I was drawn into Audrey’s world immediately, especially loving her determination to overcome her injury and finish her gymnastics career on a high. I also found the strong friendship between her and Emma really fantastic, especially as they are technically competing against each other for a spot on the Olympic team but, even when they do disagree, they support each other in reaching for their dreams.

I don’t want to go into too much detail, but enough to help readers make an informed choice – partway through the book plans for the Olympics are derailed when one of the gymnasts accuses a coach of sexually assaulting her. In the ensuing furore, secrets are revealed, doubts are raised and there is a sensitive discussion of coaching and the trust athletes place in them, power relationships, the importance of speaking out and how the media and others react. While discussion of sexual assault could be triggering for some readers, I personally felt that the author handled this issue really well as the focus is not on what happened but how the people involved survive and fight back afterwards.

The scenes of solidarity with gymnasts from around the world made me really emotional and I liked how the love of the sport and the ties that bound the athletes together were seen as more important than any rivalry or poor sportsmanship.

This book is the gymnastics book that I have been hoping for with strong, inspiring and diverse characters, an intriguing storyline, topical issues and a true love for the wonderful sport of gymnastics.

(For any non-gymnastic fans out there – please don’t be put off by the technical discussions of gymnastics skills – just get on YouTube and watch some videos!)

Don’t miss out on reading Break the Fall!

“You did great work out there, Audrey,” Gibby says, his eyes not on me, but darting around the room to the other girls. I’m convinced he does it on purpose, letting us know that while he’s talking to us, there’s always someone else who can take our place.

“Thank y—” I try to say, but he cuts me off.

“I’m sure you know that all spots on the team are conditional upon preparedness leading up to the Games.”

I swallow down the panic that flares up in my chest and nod once to show I understand.

“You and Emma have dreamed of winning team gold together since you were little. She’s holding up her end of the bargain. You were named to the team today, but I’m sure you know how close it was. I expect you to give me more than you have so far, do you understand?”

“Yes, of course.” It’s a lie. What more could he want from me?

I’m maxed out on the difficulty I can manage with the amount of pain I’m in— which he definitely knows— and there’s no time to up- grade even if I weren’t. My bars have been consistent since I came back, and I have a good shot at a gold if I hit in event finals. And even though their difficulty scores are lower, my floor and vault have been solid all the way through the selection process.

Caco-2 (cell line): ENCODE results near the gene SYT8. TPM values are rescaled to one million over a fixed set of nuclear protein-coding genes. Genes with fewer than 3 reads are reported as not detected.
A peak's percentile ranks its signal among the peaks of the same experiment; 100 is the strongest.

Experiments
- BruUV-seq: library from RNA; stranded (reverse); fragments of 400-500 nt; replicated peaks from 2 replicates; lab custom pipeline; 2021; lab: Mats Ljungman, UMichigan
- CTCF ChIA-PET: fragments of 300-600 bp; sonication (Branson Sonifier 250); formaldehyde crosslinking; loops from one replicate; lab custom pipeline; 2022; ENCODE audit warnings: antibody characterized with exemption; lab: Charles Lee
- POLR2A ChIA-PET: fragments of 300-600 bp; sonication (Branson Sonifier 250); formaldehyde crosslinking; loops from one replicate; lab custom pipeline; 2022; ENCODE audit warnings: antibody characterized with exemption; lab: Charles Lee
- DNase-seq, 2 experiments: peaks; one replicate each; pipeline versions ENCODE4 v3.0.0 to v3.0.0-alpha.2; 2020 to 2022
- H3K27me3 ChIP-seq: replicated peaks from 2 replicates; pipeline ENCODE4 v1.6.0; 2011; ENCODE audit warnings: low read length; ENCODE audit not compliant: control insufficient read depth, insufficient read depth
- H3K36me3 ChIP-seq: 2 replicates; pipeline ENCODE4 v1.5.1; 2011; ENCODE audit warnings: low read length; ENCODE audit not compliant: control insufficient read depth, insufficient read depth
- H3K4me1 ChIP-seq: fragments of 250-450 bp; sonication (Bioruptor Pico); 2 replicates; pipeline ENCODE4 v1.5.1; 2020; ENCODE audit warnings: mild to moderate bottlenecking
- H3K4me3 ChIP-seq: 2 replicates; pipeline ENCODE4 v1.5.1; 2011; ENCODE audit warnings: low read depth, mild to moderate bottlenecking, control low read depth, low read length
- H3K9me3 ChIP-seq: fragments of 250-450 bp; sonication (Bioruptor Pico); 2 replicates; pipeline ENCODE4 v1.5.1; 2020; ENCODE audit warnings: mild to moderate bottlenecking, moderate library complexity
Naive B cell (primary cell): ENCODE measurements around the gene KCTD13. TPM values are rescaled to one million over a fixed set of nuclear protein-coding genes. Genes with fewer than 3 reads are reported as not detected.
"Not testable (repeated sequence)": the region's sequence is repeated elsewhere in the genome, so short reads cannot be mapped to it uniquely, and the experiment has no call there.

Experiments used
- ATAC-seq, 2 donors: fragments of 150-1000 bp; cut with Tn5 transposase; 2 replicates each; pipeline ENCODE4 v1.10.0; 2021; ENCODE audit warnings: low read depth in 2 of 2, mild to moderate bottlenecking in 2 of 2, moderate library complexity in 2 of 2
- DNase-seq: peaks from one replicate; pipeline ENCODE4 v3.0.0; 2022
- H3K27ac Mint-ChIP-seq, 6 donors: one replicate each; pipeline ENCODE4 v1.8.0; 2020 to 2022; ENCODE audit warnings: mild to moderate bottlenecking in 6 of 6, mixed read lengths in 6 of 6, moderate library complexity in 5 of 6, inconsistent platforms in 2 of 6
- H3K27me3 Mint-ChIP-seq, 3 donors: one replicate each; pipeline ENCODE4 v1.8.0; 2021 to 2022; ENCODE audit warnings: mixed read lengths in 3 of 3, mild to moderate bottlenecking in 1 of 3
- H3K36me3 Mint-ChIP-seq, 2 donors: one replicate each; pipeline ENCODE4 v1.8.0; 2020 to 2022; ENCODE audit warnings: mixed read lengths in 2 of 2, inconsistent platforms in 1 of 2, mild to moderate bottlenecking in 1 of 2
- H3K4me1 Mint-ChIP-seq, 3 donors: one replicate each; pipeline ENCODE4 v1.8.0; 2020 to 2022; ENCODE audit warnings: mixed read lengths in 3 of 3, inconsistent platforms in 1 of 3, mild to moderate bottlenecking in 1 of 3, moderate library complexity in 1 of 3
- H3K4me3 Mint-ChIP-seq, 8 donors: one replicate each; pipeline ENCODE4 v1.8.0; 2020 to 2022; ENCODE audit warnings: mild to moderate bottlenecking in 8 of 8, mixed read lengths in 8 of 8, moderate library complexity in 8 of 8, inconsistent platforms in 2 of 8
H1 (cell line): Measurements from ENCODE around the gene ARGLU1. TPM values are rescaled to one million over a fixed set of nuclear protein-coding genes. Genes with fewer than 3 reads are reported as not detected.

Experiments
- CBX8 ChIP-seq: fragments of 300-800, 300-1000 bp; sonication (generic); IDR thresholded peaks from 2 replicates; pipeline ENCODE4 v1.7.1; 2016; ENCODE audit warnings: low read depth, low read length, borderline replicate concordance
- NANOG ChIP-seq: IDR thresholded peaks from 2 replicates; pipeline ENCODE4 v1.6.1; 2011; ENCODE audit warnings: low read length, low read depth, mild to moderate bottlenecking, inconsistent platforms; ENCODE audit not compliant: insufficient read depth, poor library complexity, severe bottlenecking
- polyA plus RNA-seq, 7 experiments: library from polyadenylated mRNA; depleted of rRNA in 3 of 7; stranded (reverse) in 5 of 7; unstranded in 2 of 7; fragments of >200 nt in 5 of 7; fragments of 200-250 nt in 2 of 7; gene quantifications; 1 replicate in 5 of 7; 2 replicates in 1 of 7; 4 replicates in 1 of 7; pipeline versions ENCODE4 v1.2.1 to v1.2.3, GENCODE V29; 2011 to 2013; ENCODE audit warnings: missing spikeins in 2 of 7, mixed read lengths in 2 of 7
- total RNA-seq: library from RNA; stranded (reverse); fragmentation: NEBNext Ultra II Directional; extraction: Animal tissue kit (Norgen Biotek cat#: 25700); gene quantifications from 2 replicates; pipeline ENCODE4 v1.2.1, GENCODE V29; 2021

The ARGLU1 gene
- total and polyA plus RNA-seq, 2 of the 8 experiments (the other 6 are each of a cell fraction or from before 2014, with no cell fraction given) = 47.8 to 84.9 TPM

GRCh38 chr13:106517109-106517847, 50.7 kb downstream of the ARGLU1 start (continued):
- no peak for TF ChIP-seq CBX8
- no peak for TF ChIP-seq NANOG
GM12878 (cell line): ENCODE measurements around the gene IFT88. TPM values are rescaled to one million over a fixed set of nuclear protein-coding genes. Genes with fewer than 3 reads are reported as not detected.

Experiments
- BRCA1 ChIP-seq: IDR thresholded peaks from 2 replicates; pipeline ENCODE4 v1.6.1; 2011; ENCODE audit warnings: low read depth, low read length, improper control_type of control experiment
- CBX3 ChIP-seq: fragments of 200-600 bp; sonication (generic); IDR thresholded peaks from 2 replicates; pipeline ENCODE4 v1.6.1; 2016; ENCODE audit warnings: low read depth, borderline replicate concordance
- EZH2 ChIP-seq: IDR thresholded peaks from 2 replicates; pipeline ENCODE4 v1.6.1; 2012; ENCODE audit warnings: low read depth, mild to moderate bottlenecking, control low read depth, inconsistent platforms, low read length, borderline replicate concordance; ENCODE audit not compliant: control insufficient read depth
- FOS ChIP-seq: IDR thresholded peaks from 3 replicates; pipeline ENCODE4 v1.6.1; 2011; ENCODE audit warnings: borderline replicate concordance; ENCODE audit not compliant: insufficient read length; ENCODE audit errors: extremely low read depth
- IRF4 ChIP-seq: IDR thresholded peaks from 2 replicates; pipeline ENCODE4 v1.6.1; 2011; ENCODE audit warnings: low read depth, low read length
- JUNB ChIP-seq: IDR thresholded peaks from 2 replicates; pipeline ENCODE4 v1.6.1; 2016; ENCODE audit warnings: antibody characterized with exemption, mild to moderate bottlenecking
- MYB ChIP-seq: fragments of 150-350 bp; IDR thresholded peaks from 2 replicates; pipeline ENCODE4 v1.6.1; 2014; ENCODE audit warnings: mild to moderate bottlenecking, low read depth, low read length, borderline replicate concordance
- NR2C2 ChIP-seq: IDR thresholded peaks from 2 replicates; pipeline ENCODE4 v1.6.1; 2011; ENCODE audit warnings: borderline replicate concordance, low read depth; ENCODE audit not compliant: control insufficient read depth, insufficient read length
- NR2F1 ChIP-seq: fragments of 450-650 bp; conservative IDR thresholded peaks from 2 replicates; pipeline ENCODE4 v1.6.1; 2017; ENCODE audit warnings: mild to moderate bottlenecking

Duh, Audrey, he means beam. The connections between my skills have been shaky at times, and while I’m capable of hitting them, it’s been tough to do it in competition with the pressure of making the team constantly looming.

Plus, it’s where I take the most risks with my back. The beam is punishing on the joints, whether you’re falling off it or staying on. I’ve tried to avoid overtraining on the event, but that’s an excuse.

It looks like it’s gonna be balance beam or bust before Tokyo. I can increase my score by two- to four-tenths if I consistently nail those connections.

“I’ll do whatever it takes.”

What I liked: Audrey’s character – she is realistic and relatable, even if you don’t always agree with her decisions. I related to how helpless she feels when details about what has been going on began to come to light and she feels stupid for not having noticed anything. They way she doubts herself, but tries to do the right thing, and how she is focused on her dream even with the distraction of Leo, all made me love her. I also liked the ‘casual’ diversity of the book – I mean in that it is diversity done realistically in that any book that truly reflects the diversity of our world should feature diverse characters. I liked how Break the Fall did this without it being a case of the diversity of those characters becoming a major focus, or being an exercise in tick-boxing.
Even better if: It cannot be improved! I loved everything about this book. Now I just have a hankering for more book about gymnastics…
How you could use it in your classroom: This would be a fantastic addition to any library catering for secondary-aged pupils, especially considering the trials that the characters go through and how the focus is on the recovery from and fighting back against sexual assault. I liked how the abuser is not given a platform in this book, with the focus being on friendship and speaking out. I would recommend this book to any gymnastics fan too, especially if, like me, you have been waiting for more books about gymnastics!

(Thank you to Hodder Children’s Books for my e-ARC)

What did other people think?

Annie @ Dreaming of Cats said:

“This book has it all – complicated and heartwarming female friendships, delicate handling of a difficult but relevant issue, inspiring mentorship, a touch of romance and tons of drama, suspense, heartbreak and victory. I’m still reeling after finishing it, this was AMAZING.”

Emily @ A Short Book Lover said:

“In no way is this an easy read, but it’s one that brings up a timely and necessary conversation.”

While you’re here, why not check out my reviews of Herstory, Power to the Princess, The Burning, The Island Child, Sofa Surfer, A Throne of Swans, Invisible Women, It’s Your World Now, The Switching Hour, Bearmouth or The Deepest Breath?

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Thanks for reading!